In the wake of MWC, Samsung's design, performance and feature advantages on the high end of the market are seriously eroded.
But there's trouble on the low end, too.
For example, Nokia's Lumia 520 phone is a pretty advanced Windows Phone smartphone that should cost less than $185. Upstarts like Huawei and ZTE were showing low-end phones that provide most of the features and functions of high-end phones, but at very low prices.
These are the kinds of phones that are likely to chip away aggressively at Samsung's global market share.
Google decision to go boothless at MWC this year surprised attendees. Last year's Google booth was ginormous and their show presence overwhelming.
Google's Android platform is by far the world's biggest phone operating system. Devices running Android were everywhere at the show.
But there's trouble in paradise, and this was plain to see at MWC. The problem: The marginalization and commoditization of mobile operating systems in general and Android in particular.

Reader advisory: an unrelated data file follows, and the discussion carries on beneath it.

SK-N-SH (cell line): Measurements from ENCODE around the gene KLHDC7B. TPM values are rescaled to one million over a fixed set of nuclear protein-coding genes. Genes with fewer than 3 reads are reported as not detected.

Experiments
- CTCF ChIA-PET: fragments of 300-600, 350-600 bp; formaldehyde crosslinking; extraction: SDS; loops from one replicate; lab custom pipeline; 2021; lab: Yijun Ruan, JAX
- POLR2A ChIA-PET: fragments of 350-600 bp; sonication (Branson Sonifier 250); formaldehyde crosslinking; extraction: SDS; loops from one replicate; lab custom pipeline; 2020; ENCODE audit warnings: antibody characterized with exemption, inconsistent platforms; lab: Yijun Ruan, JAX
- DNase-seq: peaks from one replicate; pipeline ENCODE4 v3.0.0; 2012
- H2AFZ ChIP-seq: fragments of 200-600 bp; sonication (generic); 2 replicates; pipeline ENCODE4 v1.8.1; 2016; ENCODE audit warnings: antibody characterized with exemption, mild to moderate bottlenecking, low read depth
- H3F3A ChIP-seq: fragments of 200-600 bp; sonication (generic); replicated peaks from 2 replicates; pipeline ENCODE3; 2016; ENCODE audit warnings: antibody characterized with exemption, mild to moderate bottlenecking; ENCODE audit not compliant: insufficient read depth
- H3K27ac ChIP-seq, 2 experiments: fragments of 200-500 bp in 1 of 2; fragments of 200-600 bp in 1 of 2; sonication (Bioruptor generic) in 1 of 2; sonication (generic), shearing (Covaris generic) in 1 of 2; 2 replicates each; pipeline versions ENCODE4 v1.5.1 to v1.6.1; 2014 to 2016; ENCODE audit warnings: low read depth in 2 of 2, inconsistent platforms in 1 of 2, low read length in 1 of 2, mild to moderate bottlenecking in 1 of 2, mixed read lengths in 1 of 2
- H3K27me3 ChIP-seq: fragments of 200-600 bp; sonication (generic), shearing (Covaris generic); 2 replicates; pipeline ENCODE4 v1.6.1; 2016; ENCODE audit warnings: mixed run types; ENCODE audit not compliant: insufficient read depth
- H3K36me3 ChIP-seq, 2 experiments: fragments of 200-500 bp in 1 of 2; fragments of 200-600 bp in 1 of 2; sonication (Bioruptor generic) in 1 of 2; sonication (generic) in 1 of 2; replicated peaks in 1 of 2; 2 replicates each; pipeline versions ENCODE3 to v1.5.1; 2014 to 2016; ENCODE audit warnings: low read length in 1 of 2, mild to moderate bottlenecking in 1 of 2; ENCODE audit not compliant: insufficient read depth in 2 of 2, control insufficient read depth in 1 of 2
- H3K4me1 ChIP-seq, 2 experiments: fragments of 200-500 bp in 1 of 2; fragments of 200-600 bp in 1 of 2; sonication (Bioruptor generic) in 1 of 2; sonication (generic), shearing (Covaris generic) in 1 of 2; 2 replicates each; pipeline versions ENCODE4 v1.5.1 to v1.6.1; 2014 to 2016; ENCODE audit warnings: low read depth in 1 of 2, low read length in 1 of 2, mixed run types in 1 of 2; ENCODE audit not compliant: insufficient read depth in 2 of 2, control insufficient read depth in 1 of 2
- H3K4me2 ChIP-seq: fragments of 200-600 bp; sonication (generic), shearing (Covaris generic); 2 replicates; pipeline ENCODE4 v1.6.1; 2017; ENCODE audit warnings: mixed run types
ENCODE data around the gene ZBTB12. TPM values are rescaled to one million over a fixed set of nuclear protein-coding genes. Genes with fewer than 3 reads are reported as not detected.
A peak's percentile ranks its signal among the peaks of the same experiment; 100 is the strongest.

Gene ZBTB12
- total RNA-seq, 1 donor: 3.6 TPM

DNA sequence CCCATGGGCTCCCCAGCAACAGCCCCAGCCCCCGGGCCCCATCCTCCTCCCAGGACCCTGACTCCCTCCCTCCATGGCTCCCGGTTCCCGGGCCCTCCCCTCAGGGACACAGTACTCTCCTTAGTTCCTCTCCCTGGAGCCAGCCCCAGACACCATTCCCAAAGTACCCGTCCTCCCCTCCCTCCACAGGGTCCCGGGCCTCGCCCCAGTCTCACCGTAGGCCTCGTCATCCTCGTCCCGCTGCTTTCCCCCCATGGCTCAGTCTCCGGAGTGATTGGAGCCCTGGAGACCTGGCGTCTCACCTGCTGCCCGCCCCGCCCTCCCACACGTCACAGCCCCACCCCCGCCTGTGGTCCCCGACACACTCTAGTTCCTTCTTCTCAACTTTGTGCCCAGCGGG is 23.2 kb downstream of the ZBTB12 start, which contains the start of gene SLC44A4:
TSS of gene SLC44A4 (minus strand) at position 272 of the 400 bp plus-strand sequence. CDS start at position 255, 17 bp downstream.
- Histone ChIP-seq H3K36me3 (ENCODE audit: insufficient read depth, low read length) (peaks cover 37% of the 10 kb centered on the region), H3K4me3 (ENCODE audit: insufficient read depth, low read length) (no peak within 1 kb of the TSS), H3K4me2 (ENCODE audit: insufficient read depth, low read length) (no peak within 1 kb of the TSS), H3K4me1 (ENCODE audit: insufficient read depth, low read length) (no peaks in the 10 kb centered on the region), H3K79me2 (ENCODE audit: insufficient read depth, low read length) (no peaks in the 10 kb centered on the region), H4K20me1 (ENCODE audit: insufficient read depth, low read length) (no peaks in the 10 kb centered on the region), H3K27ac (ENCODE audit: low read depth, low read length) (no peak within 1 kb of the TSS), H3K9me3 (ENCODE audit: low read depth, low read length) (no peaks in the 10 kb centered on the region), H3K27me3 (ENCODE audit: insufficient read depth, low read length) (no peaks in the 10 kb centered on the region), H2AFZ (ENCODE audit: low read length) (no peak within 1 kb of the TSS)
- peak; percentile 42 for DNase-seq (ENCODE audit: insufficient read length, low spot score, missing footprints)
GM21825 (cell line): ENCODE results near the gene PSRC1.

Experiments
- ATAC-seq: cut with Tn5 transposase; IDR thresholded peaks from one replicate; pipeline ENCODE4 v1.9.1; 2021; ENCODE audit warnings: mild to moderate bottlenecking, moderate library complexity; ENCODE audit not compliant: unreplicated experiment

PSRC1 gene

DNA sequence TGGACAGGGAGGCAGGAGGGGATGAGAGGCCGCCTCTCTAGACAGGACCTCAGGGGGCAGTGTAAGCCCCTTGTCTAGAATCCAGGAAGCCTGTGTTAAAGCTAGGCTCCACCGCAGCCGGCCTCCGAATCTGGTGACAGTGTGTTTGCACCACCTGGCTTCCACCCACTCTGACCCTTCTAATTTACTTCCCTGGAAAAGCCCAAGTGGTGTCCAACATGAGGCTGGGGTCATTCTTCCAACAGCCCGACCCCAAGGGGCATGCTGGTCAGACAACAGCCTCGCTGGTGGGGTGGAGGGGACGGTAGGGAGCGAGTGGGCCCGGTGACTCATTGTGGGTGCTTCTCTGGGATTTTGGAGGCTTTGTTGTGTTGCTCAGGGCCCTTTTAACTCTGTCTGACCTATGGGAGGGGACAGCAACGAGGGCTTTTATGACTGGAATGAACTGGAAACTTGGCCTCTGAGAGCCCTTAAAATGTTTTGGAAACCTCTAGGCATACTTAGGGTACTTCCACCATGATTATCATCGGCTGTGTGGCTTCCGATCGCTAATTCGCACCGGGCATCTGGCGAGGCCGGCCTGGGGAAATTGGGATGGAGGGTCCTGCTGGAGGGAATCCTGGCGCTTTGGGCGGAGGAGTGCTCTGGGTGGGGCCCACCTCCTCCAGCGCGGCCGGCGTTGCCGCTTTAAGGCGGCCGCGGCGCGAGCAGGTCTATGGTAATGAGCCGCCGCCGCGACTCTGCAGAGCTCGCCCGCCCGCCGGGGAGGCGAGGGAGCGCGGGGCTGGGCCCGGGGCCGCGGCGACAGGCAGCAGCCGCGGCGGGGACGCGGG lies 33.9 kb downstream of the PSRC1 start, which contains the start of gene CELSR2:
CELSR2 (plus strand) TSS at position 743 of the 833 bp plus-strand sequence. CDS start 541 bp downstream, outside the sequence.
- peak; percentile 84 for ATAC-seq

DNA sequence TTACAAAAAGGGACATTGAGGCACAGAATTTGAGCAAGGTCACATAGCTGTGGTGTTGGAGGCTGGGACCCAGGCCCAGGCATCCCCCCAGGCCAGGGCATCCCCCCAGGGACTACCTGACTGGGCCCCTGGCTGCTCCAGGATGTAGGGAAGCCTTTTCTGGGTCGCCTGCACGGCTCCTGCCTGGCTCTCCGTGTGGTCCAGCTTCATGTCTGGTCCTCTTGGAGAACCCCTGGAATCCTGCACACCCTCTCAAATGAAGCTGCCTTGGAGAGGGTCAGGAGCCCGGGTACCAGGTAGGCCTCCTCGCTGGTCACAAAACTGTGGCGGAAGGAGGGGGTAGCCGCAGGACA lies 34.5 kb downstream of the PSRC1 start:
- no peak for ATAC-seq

On the one hand, some of the very best Android phones, such as the HTC One, are running proprietary user interfaces (like HTC's BlinkFeed, which is similar to Windows Phone 8's Live Tiles interface) and custom apps that define the experience of using the phone.
In general, the custom-built user interfaces created by handset makers are taking the experience further away from the Android experience and the Google revenue model.
One of those alternatives, the Tizen platform, under development by Samsung and Intel, looms large, as Samsung intends to use it to replace Android on some phones and become more like Apple -- a company that sells not only the hardware, but the software and gets a cut of all the downloads.
The threat to Google here is the marginalization and commoditization of the platform OS.
If consumers buy phones based on hardware plus bundled software created by the handset maker -- and if those handset makers do what Amazon does, and redirect buyers away from Google advertising and downloadable content toward their own -- then Google's mobile business will suffer.
Everybody wants a piece of Google's mobile revenue, and they'll go after it by either hijacking Google's own Android or replacing it with a competitor.
As Google loses mindshare, they'll lose market share. And as they lose market share, they'll lose revenue share.